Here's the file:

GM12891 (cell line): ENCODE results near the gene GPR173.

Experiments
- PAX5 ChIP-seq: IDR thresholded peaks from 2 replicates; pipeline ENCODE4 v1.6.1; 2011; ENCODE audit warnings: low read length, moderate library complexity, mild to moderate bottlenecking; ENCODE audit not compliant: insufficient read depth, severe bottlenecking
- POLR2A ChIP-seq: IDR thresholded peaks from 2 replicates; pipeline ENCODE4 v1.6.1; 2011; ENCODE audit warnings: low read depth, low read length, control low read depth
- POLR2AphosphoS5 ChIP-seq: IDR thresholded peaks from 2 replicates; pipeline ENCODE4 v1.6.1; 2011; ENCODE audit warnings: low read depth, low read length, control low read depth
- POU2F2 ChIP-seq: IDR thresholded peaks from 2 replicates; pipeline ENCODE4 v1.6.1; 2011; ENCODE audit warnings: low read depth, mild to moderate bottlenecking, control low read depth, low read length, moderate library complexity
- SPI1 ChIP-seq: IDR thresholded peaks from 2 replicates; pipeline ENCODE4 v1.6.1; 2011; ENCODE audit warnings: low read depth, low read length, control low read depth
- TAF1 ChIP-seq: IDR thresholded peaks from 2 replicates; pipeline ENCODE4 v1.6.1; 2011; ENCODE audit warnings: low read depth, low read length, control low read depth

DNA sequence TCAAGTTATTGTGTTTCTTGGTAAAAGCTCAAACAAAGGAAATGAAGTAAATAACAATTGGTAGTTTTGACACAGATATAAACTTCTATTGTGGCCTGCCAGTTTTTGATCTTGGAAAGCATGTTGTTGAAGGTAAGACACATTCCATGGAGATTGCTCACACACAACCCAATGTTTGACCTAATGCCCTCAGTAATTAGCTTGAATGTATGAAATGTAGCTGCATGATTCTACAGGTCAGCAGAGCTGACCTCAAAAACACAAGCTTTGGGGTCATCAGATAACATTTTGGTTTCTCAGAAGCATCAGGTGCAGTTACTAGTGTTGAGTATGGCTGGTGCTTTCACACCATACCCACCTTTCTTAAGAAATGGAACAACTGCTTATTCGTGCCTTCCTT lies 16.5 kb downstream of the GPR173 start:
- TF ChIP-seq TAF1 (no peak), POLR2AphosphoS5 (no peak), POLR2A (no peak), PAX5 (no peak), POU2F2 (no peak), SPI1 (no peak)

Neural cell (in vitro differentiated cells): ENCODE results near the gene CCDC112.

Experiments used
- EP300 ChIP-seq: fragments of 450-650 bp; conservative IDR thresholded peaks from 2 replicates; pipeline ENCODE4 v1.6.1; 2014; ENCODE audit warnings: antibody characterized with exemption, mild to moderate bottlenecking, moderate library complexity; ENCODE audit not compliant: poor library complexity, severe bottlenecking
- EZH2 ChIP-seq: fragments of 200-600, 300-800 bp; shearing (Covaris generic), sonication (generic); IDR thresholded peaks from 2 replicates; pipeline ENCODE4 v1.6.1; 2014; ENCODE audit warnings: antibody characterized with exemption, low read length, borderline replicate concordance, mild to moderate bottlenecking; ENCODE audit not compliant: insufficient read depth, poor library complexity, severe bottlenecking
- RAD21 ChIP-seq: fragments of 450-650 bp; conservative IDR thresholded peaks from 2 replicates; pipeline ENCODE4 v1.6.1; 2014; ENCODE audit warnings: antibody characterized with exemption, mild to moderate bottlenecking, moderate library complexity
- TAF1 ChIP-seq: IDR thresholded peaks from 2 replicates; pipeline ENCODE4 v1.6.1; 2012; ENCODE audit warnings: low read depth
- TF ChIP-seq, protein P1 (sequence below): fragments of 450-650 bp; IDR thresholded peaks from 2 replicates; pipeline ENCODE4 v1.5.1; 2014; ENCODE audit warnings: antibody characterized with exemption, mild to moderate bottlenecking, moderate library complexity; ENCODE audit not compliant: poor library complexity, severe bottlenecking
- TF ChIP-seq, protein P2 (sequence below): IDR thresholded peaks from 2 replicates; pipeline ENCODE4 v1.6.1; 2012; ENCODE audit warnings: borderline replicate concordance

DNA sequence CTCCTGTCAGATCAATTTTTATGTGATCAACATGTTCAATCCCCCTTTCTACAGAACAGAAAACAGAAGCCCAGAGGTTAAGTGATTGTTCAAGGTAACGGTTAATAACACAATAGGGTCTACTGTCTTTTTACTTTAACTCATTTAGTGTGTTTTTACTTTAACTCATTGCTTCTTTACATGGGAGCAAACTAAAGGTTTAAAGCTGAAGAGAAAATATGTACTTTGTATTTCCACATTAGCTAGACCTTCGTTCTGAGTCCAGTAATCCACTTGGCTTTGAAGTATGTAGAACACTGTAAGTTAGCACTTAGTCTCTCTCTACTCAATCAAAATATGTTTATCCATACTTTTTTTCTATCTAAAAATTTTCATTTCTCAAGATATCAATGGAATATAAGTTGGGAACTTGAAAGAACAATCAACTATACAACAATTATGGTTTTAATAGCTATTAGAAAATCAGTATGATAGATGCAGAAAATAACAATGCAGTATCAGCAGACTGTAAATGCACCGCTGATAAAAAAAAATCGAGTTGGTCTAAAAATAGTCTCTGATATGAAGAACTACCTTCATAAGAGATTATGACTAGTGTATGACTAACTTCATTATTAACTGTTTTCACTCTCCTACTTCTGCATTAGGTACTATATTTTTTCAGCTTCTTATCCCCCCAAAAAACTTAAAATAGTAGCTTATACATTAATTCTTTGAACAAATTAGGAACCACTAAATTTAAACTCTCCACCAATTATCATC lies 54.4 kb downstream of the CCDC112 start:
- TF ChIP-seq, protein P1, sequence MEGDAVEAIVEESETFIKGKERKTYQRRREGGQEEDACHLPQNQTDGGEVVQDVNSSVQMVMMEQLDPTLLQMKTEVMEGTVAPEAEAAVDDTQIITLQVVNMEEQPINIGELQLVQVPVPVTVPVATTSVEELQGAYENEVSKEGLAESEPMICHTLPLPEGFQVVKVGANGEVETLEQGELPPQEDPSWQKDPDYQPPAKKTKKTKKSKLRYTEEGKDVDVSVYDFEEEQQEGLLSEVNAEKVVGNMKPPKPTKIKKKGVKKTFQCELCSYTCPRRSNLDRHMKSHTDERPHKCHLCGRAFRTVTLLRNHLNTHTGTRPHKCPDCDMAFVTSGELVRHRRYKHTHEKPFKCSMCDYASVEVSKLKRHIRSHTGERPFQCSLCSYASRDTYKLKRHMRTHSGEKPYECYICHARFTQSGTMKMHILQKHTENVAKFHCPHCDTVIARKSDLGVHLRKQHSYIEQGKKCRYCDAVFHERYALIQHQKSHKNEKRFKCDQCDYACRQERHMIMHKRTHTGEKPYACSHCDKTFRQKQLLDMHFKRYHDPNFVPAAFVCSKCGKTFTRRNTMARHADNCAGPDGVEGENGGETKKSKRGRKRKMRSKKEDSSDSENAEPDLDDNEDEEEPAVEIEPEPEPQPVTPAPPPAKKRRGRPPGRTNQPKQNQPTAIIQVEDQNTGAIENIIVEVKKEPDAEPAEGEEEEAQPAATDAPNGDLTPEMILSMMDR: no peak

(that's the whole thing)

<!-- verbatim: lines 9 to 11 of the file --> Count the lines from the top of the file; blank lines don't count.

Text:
DNA sequence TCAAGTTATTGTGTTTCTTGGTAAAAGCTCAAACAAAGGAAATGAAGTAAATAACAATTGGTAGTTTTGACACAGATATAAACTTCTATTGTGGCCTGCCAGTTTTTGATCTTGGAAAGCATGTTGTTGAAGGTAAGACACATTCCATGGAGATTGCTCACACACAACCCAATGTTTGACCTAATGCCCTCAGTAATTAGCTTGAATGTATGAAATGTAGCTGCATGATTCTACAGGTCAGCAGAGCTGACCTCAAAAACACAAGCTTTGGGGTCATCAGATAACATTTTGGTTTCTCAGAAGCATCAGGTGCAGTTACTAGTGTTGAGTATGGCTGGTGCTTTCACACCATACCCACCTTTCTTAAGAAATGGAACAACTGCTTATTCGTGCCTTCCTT lies 16.5 kb downstream of the GPR173 start:
- TF ChIP-seq TAF1 (no peak), POLR2AphosphoS5 (no peak), POLR2A (no peak), PAX5 (no peak), POU2F2 (no peak), SPI1 (no peak)

Neural cell (in vitro differentiated cells): ENCODE results near the gene CCDC112.